Friday, December 14, 2012

In Tripoli clashes, economy biggest loser

[Originally posted at NOW]

Of all the streets in Lebanon on which a budding entrepreneur might choose to launch a new business, Tripoli’s Syria Street must surely rank among the very least enticing. The bullet-speckled front line of the regular clashes between the rival Bab al-Tabbaneh and Jabal Mohsen neighborhoods was still largely closed for business when NOW arrived on Wednesday, three days after a ceasefire ended another round of bloodshed that left 17 dead and some 80 wounded.

The few who had dared to pull back the thick metal sheets that are their only protection from rifle and rocket fire and open their doors could only snort with derision when asked how trade was going.

“Very bad, of course,” said Nour, a vendor of ladies’ clothing. “I closed last Monday, the day before clashes began, because we knew things were tense. I didn’t open again till this Tuesday. Even now, there are no customers. People used to come from all around to shop here, but no more.” Despite this, Nour – whose selection includes a line of conspicuously adventurous lingerie – evidently hasn’t lost her sense of humor. While she’s talking, a friend pretends to reach into her handbag and pulls out from his pocket a live hand grenade. “Look what she’s got!” he exclaims.

“It’s not mine!” she laughs. “They’re always playing these jokes on me.”

At the Hayat pharmacy further down the street, it’s much the same story. Like everyone else, the owner, Omar Dabbagh, closed for the entire week of clashes. As far as he can remember, this is the ninth time this year he’s had to close due to violence. He estimates it’s reduced his sales by 60 percent compared to 2011.

And the effects are not limited to closures. “None of us has had electricity for eight days, because the fighting broke the connection,” he tells NOW as a convoy of army APCs rolls by outside. “I used to stay open till 8 p.m., but now I close at 4 p.m. even in ‘peace.’ It takes weeks after clashes end for customers to start returning, and by that time, shooting usually breaks out again.”

Nor is the damage confined to the immediate geographic vicinity. On Azmi St, Tripoli’s prime commercial boulevard several kilometers away, the manager of Zoabi Grill restaurant told NOW that only 30 percent of shops there were open last week – partly a result of a shell falling on a nearby street for the first time. “Even in al-Mina,” the farthest point from the clashes in the city, “shops stayed open but business was dead,” he said.

These factors combine to aggravate what is already a dire economic situation in the city. A report released last month by the United Nations’ Economic and Social Commission for Western Asia (ESCWA) stated that 51 percent of Tripoli residents live on less than $3.80 per day. Moreover, 25 percent of households earn a total income of less than $500 per month – a figure that jumps to 76 percent in the Tabbaneh neighborhood, bordering Syria Street. Indeed, across a wide range of indicators – including literacy, education, health insurance coverage, access to drinking water and job security – Tabbaneh ranks the lowest of the city’s neighborhoods.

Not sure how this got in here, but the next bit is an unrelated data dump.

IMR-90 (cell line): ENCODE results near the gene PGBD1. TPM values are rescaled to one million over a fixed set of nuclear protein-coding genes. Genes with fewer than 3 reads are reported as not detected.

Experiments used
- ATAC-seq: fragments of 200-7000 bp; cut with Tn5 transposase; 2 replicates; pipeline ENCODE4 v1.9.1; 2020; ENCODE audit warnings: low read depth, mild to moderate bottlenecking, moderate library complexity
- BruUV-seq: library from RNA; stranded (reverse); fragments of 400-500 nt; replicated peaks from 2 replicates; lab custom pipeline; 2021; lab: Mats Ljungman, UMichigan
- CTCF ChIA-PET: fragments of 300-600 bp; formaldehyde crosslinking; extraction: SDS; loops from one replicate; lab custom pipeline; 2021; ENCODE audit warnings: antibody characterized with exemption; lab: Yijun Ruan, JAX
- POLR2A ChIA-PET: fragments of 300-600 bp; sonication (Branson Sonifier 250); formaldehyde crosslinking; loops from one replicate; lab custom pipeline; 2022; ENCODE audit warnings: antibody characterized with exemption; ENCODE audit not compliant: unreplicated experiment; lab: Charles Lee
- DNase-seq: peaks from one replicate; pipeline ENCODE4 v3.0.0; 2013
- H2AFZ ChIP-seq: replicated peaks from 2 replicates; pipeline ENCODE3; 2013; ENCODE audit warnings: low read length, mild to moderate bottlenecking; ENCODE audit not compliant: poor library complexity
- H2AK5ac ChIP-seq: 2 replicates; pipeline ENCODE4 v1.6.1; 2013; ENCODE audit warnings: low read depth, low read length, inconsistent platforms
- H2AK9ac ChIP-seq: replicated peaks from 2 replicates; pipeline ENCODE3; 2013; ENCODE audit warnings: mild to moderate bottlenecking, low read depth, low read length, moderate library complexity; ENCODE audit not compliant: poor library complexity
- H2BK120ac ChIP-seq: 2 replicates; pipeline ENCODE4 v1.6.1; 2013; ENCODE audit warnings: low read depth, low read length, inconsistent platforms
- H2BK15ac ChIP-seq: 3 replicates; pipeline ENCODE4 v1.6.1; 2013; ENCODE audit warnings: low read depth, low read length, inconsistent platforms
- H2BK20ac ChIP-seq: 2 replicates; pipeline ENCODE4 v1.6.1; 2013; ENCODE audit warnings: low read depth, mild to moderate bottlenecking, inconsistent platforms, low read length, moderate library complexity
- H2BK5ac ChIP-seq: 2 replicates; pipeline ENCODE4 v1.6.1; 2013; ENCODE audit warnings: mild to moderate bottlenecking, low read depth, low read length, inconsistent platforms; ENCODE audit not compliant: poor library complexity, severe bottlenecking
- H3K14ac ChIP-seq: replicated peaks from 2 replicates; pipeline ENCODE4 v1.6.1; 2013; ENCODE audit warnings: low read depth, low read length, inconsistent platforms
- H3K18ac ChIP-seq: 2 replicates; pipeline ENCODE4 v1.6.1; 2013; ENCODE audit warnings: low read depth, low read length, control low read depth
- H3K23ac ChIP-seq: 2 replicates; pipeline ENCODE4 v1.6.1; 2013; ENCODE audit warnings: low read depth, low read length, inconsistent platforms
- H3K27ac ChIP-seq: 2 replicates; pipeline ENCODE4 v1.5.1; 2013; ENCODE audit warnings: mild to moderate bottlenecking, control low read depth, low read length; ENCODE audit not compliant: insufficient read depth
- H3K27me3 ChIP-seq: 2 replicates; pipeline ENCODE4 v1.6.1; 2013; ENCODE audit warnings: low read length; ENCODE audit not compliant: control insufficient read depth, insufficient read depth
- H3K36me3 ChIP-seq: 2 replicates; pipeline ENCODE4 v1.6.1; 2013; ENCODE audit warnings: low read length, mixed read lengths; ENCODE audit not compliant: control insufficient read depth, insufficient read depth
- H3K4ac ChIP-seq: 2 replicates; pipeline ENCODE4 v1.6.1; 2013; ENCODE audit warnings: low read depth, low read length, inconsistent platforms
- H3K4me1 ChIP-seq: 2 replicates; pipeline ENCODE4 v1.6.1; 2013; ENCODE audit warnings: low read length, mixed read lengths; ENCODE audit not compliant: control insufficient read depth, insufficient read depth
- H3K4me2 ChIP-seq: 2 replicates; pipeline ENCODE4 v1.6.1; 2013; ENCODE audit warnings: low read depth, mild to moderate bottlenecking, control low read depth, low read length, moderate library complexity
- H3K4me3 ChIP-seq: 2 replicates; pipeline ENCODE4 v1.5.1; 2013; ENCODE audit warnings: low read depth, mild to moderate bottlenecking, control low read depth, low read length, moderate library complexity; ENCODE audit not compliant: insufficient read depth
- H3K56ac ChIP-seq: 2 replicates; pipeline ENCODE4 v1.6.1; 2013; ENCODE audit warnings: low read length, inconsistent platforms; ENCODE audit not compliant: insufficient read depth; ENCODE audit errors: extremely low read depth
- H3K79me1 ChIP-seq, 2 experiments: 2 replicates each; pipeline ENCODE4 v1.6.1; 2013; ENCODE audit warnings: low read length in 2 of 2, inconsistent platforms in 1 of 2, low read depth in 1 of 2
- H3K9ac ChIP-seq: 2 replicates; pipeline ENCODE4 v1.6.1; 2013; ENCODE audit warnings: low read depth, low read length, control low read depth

Adib Nehmeh, author of the ESCWA report and a Tripoli native, told NOW that violence has long been a cause of the city’s economic woes. In the mid-1980s, heavy fighting in the city center interrupted the traditional commercial links between the far-north region of Akkar and the Zgharta, Koura and Batroun areas to the south, diminishing Tripoli’s historic standing as the business capital of the north. By the time the civil war came to an end, Tripoli had largely become disconnected from the national economy.

And the situation is even worse today. “Now there is no activity, no local economy,” he told NOW.

Fawaz Hamidi, director of the Business Incubation Association in Tripoli (BIAT), told NOW that while “there are still a few investors and entrepreneurs in the city, against all odds,” the city has “suffered the worst of the nationwide brain drain” as a result of the perpetual instability. He also cites a flight of capital from sectors such as real estate and a decline in tourism as further casualties of the conflict.

The solution to this overall predicament, says Nehmeh, is twofold. First, the state must decisively address “the issue of violence and the security situation because no one is going to invest if this is not radically solved.”

Second, there needs to be “an integrated strategic development plan, at the macro level, that starts with the implementation of five or six major projects.” These include regenerating the international exhibition center, creating free zones by the port, re-opening the oil and gas refinery, and jump-starting the tourism sector. “The government has to work closely with the local authorities, the municipality and the private sector.

“Unfortunately, this has not happened.”

Amani Hamad contributed reporting.

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